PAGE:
rather than ``phase-in'' to be consistent with other Medicare payment 
systems.
    Section 1881(b)(14)(E)(ii) of the Act permitted ESRD facilities to 
make a one-time election to be excluded from the transition. An ESRD 
facility that elected to be excluded from the transition receives 
payment for renal dialysis services furnished on or after January 1, 
2011, based on 100 percent of the payment rate under the ESRD PPS 
rather than a blended payment based in part on the payment under the 
basic case-mix adjusted composite payment system and in part on the 
payment under the ESRD PPS. Section 1881(b)(14)(E)(iii) of the Act also 
requires that we make an adjustment to payments during the transition 
so that the estimated total amount of payments under the ESRD PPS, 
including payments under the transition, equals the estimated total 
amount of payments that would otherwise occur under the ESRD PPS 
without such a transition. We refer to this provision as the transition 
budget-neutrality adjustment.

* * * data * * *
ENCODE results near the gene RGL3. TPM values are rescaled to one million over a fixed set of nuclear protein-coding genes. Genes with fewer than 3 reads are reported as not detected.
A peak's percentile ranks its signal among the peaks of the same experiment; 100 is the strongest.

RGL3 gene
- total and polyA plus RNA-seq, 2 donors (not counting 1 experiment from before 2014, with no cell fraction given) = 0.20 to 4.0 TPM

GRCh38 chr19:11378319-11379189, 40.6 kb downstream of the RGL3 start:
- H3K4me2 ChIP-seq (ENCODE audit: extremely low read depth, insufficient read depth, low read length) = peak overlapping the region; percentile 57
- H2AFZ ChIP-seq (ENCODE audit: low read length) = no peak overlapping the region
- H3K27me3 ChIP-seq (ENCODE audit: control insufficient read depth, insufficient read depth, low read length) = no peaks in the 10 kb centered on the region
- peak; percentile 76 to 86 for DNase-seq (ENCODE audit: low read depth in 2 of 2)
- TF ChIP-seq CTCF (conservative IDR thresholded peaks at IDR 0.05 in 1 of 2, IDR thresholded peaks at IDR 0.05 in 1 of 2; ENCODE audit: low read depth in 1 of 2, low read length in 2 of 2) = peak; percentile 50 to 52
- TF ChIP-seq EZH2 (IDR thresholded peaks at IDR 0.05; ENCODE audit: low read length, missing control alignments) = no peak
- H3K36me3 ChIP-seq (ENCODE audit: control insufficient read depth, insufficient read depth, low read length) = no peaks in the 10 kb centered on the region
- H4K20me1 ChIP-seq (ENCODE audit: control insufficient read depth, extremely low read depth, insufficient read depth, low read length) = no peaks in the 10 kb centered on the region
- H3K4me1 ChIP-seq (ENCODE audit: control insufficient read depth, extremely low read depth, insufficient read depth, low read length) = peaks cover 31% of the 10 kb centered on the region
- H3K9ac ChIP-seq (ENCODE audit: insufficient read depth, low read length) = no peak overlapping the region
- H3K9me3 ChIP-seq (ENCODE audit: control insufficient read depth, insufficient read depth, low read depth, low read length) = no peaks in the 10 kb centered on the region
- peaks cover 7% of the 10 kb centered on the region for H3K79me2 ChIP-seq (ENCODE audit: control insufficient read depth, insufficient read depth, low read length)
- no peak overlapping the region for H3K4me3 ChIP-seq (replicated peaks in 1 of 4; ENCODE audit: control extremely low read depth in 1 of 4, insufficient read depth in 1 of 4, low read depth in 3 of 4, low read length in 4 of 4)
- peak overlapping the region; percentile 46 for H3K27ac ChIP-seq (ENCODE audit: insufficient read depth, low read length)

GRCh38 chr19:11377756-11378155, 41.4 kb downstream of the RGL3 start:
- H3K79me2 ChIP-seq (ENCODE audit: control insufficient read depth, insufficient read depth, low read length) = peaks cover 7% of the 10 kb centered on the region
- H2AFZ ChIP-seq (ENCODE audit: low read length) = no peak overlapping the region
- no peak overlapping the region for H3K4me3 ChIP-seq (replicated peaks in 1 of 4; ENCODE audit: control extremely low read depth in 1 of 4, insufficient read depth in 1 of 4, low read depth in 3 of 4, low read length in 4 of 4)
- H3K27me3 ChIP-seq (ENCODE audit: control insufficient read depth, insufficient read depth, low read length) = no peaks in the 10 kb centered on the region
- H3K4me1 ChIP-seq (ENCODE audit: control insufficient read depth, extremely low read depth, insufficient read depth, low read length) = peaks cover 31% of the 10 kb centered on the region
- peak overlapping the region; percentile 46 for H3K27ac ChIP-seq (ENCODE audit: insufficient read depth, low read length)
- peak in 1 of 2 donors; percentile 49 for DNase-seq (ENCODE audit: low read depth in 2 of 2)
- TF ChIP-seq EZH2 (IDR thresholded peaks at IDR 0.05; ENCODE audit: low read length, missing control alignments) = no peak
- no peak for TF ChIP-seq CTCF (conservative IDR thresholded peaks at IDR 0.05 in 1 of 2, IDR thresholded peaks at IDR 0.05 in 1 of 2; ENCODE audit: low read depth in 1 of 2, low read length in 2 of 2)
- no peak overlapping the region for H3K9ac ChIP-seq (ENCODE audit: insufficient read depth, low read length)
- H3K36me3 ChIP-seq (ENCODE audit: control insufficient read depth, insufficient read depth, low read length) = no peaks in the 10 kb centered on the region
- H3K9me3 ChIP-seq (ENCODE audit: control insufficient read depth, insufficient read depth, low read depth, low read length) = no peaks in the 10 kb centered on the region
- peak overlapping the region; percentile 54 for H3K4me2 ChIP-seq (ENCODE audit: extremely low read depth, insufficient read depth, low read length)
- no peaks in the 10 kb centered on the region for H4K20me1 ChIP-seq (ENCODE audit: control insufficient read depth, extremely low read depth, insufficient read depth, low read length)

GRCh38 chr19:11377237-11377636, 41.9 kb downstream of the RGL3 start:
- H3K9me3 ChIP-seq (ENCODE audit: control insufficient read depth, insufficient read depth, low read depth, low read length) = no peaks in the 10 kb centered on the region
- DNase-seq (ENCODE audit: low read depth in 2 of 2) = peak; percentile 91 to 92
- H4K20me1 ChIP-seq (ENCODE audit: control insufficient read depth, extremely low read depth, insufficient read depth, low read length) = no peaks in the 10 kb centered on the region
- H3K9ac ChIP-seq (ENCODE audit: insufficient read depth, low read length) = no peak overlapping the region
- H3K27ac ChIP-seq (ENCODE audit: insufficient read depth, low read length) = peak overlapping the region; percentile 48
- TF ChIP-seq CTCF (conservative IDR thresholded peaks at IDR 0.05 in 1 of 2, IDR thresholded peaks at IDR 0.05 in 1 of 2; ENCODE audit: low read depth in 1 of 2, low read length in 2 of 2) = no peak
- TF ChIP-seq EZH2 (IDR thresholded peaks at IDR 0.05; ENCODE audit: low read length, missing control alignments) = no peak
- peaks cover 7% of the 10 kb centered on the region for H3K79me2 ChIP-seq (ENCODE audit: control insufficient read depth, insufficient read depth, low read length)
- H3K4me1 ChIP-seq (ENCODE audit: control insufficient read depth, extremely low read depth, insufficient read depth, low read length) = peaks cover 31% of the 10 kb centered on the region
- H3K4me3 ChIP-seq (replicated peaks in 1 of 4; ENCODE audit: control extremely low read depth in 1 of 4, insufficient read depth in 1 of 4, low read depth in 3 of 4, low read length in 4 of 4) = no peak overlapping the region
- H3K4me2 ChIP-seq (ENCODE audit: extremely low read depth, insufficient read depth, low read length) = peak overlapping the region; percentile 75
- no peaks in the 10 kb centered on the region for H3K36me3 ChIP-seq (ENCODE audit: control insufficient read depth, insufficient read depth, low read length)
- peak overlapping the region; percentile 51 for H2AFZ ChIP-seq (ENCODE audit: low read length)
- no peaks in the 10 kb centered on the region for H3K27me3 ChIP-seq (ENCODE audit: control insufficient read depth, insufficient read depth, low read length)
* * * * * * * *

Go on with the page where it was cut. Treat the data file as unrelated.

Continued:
In the CY 2012 ESRD PPS final rule (76 FR 70235), we discussed the 
methodology used to develop the transition budget-neutrality adjustment 
factor. We explained that there were two parts that comprised the 
adjustment. For the first part, we created a one-time payment 
adjustment to the composite rate portion of the blended payment during 
the transition to account for the per treatment costs of ESRD drugs 
with an injectable equivalent that were paid under Part D. We finalized 
the one-time addition of the CY 2011 Part D per treatment amount of 
$0.49 to the composite rate (76 FR 70231). For the second part, we 
computed a factor that would make the estimated total amount of 
payments under the ESRD PPS, including payments under the transition, 
equal to the estimated total amount of payments that would otherwise 
occur without such a transition. We finalized in the CY 2011 ESRD PPS 
final rule a transition budget-neutrality adjustment of 3.1 percent 
based on estimates of ESRD facilities that would elect to be excluded